Wednesday, May 27, 2009

The End of The Moody Blues Mark One


THE MOODY BLUES- French E.P. 1966 Decca 457.117 (Boulevard De La Madeleine/This Is My House/Life’s Not Life/People Gotta Go)

By August 1966 The Moodies hit parade days were long gone. Bassist Clint Warwick departed and was (briefly) replaced by Rod Clark. This short lived line up can be glimpsed on German TV’s “Beat Club” where the band play and “I Really Haven’t Got The Time” (later to crop up as the B-side to Decca F12607, May ’67, their first 45 w/ Justin Hayward and John Lodge..more on that one next time I promise). The band’s final U.K. 45 with Denny Laine at the helm was “Boulevard De La Madeleine/This Is My House” (Decca F 12498) in October 1966, unlike their previous releases this single failed to achieve any sort of chart placing and Denny Laine left. Never one to miss a cheap quid Decca released two Laine era cuts “Life’s Not Life/He Can Win” (Decca F12543) in January of 1967, only to withdraw it. The world would have to wait a further four months for the debut of The Moody Blues Mark Two.

Across the channel in France before the close of 1966 Decca issued an interesting E.P. comprising of Decca F 12498 and two previously unheard numbers (at this time): “Life’s Not Life” and “People Gotta Go” (which had been cut as “Send The People Away” by The Loose Ends on Decca F12437, more on that one sometime!). “Boulevard De La Madeleine” is an interesting cut. It fits the somber ’66 Moodies mold (which by this point in their career abandoned r&b/soul covers and influences). It’s also interesting that it, like all the tracks on this E.P. was written by Laine and keyboardist Mike Pinder. It’s not a bad song, it’s well..just not that great either. One could easily see the Walker Brothers covering it as a throw-away LP track. “This Is My House” is far more appealing. It’s upbeat, with some gritty licks played by Laine (perhaps on his Rickenbacker 330) and the typical Moodies high backing vocals from Pinder and harmonica player/flutist Ray Thomas with some great chord changes. “Life’s Not Life” is another “throw-away” tune which makes its debut here, previously unavailable anywhere (though it was withdrawn in the UK as mentioned it was released in several places “on the Continent”, notably Holland and Germany), next. The crown jewel of the E.P. for me is “People Gotta Go”. Maybe it’s because it was new to me after 20+ years of hearing every Denny Laine era Moodies cut. Either way it’s a boss track and this E.P. is the only place it turned up (to my knowledge). It’s heavy on the piano with some great breaks and stellar harmonies by Pinder and Thomas while Laine soulfully croons. Why this track never got a U.K. release while Decca were churning out less than stellar Moodies cuts I’ll never know! As a side note the Decca act The Loose Ends issued a version where it was titled "Send The People Away" which was released on U.K. Decca F 12437 in 1966 (backed with a version of "Ain't Gonna Eat Out My Heart Anymore", more on that one someday).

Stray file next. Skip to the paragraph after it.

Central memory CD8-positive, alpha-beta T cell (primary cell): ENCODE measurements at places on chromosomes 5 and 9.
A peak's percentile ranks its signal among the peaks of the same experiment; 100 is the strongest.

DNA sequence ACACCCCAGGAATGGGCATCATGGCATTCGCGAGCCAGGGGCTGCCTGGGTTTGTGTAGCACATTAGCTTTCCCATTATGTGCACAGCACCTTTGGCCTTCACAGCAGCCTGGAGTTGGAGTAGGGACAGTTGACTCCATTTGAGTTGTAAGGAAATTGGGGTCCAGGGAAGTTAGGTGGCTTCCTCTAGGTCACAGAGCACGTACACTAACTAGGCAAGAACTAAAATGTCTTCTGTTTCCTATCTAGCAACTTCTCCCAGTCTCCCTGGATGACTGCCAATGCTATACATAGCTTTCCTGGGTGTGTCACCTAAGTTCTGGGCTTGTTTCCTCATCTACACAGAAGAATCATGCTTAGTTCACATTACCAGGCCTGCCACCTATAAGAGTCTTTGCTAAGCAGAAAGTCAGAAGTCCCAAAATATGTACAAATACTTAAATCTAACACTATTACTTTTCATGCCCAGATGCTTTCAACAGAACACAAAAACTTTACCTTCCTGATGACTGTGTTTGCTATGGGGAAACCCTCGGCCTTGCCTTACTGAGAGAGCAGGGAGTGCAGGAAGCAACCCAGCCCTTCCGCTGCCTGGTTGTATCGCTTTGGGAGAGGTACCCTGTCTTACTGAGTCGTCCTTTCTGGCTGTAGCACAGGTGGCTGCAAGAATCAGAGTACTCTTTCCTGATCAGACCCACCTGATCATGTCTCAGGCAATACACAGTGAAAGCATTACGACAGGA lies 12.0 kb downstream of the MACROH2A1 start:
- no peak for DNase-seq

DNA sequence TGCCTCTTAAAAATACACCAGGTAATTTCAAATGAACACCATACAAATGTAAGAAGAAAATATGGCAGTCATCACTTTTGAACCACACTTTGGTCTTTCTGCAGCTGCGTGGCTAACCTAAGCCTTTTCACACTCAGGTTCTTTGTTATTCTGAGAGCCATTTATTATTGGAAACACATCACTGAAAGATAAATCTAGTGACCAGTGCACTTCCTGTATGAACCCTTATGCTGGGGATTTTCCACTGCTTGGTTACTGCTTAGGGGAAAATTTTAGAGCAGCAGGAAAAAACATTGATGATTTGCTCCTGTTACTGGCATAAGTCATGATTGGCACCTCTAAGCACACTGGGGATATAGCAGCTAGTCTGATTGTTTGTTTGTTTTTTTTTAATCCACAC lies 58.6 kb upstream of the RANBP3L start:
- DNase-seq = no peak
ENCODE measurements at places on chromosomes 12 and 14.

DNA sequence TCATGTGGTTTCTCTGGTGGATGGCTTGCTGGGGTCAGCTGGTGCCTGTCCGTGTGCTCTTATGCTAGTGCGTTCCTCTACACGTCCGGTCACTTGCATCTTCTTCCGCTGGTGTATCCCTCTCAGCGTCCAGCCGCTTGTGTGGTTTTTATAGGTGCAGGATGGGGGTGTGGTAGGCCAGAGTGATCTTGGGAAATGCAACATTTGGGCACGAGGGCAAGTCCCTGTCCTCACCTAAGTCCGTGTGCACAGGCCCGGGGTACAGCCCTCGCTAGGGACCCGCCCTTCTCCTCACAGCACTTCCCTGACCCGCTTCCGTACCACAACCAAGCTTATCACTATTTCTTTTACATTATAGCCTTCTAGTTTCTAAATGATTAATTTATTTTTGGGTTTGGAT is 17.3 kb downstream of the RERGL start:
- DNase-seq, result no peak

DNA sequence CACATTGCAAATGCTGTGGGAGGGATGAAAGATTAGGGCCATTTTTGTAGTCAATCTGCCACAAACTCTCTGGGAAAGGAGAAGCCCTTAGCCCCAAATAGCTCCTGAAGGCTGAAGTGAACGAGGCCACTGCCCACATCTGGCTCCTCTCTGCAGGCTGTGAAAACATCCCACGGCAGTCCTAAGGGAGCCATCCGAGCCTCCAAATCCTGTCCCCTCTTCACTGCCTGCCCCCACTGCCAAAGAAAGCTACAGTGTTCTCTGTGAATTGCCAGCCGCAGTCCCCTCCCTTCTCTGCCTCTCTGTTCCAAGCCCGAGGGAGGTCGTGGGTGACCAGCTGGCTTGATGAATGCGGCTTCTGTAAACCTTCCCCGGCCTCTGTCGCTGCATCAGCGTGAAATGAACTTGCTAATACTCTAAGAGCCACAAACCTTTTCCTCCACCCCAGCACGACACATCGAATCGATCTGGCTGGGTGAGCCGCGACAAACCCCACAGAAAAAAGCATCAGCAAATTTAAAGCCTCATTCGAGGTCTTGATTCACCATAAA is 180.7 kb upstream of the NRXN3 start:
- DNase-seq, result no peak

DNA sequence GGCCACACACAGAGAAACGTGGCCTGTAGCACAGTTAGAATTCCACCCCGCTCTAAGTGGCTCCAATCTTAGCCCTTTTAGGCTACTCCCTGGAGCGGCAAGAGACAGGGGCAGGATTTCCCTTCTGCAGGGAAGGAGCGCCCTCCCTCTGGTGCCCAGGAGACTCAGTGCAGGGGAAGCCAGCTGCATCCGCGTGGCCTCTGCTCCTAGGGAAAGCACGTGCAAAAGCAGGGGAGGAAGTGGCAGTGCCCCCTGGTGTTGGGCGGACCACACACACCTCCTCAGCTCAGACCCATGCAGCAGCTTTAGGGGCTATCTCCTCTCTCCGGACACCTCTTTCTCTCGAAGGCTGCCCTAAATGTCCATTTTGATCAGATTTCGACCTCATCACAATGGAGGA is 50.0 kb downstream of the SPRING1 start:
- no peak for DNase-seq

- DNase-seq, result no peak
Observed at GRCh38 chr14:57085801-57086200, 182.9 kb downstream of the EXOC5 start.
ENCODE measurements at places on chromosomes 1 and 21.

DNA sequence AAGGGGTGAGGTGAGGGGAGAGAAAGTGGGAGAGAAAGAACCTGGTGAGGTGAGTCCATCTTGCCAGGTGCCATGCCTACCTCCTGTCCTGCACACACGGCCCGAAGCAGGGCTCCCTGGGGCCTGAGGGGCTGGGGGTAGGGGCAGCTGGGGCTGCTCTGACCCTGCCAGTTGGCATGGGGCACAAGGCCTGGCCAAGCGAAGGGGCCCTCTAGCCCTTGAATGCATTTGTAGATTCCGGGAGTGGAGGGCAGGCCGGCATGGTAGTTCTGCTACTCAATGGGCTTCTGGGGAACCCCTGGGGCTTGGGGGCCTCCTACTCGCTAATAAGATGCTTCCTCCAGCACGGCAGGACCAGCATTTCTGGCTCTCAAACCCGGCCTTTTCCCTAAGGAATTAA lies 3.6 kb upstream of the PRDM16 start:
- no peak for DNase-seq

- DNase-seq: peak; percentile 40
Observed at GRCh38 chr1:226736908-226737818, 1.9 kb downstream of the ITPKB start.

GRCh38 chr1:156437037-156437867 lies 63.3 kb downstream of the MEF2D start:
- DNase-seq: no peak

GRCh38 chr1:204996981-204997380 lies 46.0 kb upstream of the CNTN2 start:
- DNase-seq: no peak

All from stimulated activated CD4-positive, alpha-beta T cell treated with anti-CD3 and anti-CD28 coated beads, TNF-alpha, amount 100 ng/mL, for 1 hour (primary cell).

With the exception of the much gushed about “People Gotta Go” all the three cuts from this E.P. turned up on the U.K. CD reissue of their only Laine era LP “Magnificent Moodies” along with other assorted B-sides/EP cuts. “People Gotta Go” surfaced in the mid 90’s on a bootleg CD “Rare Beat Tracks Volume Two”.

2 comments:

trfesok said...

Interestingly, two of these cuts were the first Moodies cuts to be covered by other acts. "People Gotta Go" turned up as a B-side of a single by Short '66 on Decca Holland.

"Boulevard de le Madeleine" also got covered by a Dutch group, Pussycat. Not only that, but the lyrics were translated inot Finnish (!) and covered buy TWO Finnish singers, Pate Mustajärvi and Seija Simola. I wonder if Denny Laine or Mike Pinder ever knew..

wilthomer said...

Thanks! I'm only familar w/ the Short 66 tune "Buses", interesting. I get the impression that the Moodies were pretty big on the European continent as there seem to be picture sleeve 45's from their non hit 45's released in several countries from the post "Go now" era.